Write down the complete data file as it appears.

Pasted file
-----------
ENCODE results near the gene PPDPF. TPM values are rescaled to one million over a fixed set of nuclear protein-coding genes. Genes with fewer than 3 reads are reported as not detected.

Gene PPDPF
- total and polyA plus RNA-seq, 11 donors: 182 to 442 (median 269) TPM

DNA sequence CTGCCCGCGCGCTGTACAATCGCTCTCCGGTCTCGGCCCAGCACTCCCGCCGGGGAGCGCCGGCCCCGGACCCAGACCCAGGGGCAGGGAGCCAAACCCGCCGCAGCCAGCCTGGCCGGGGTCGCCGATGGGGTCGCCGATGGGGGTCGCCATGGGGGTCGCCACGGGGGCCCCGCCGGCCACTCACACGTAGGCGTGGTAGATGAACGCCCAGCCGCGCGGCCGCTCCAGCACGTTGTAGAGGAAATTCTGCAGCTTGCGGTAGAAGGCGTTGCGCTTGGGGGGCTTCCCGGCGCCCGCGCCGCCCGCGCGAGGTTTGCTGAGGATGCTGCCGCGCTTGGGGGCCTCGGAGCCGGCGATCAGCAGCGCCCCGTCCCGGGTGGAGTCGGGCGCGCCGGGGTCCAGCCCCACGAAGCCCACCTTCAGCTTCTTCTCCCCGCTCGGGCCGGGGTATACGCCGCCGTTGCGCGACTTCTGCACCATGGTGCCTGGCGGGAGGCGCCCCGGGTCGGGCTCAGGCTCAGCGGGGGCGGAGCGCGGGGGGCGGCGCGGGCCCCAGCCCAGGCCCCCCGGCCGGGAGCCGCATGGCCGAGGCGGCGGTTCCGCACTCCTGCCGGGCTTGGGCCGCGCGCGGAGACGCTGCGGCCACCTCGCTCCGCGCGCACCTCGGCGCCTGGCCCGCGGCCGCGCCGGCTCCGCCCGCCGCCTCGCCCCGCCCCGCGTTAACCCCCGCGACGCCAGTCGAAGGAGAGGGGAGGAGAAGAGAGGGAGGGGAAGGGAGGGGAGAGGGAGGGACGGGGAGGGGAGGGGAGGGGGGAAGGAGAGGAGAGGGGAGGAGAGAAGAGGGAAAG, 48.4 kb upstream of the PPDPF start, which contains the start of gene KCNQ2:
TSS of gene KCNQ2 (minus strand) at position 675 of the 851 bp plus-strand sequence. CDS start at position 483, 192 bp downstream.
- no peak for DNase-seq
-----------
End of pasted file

ENCODE results near the gene PPDPF. TPM values are rescaled to one million over a fixed set of nuclear protein-coding genes. Genes with fewer than 3 reads are reported as not detected.

Gene PPDPF
- total and polyA plus RNA-seq, 11 donors: 182 to 442 (median 269) TPM

DNA sequence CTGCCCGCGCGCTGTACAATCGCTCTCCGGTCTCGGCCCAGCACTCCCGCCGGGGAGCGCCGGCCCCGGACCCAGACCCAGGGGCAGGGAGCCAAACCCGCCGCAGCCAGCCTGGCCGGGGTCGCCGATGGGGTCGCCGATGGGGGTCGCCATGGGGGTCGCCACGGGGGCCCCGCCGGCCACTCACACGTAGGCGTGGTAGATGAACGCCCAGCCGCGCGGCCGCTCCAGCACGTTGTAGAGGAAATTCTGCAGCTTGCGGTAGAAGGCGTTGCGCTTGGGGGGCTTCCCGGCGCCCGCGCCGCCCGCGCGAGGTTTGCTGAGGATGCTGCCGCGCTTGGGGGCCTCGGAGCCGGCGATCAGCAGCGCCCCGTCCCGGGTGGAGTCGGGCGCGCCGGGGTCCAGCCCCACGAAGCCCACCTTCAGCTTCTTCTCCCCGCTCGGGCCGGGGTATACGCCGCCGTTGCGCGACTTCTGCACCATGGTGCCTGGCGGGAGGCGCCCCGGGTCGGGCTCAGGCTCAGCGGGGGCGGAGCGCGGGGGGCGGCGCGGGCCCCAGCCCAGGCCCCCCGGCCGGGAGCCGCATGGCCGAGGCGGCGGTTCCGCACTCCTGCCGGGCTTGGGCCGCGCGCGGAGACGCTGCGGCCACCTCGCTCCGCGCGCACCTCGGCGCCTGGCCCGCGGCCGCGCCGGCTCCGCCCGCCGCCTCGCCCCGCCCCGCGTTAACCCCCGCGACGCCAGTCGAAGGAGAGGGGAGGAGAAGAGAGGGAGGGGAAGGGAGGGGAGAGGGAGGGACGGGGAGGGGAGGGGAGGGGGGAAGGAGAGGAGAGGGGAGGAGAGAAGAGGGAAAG, 48.4 kb upstream of the PPDPF start, which contains the start of gene KCNQ2:
TSS of gene KCNQ2 (minus strand) at position 675 of the 851 bp plus-strand sequence. CDS start at position 483, 192 bp downstream.
- no peak for DNase-seq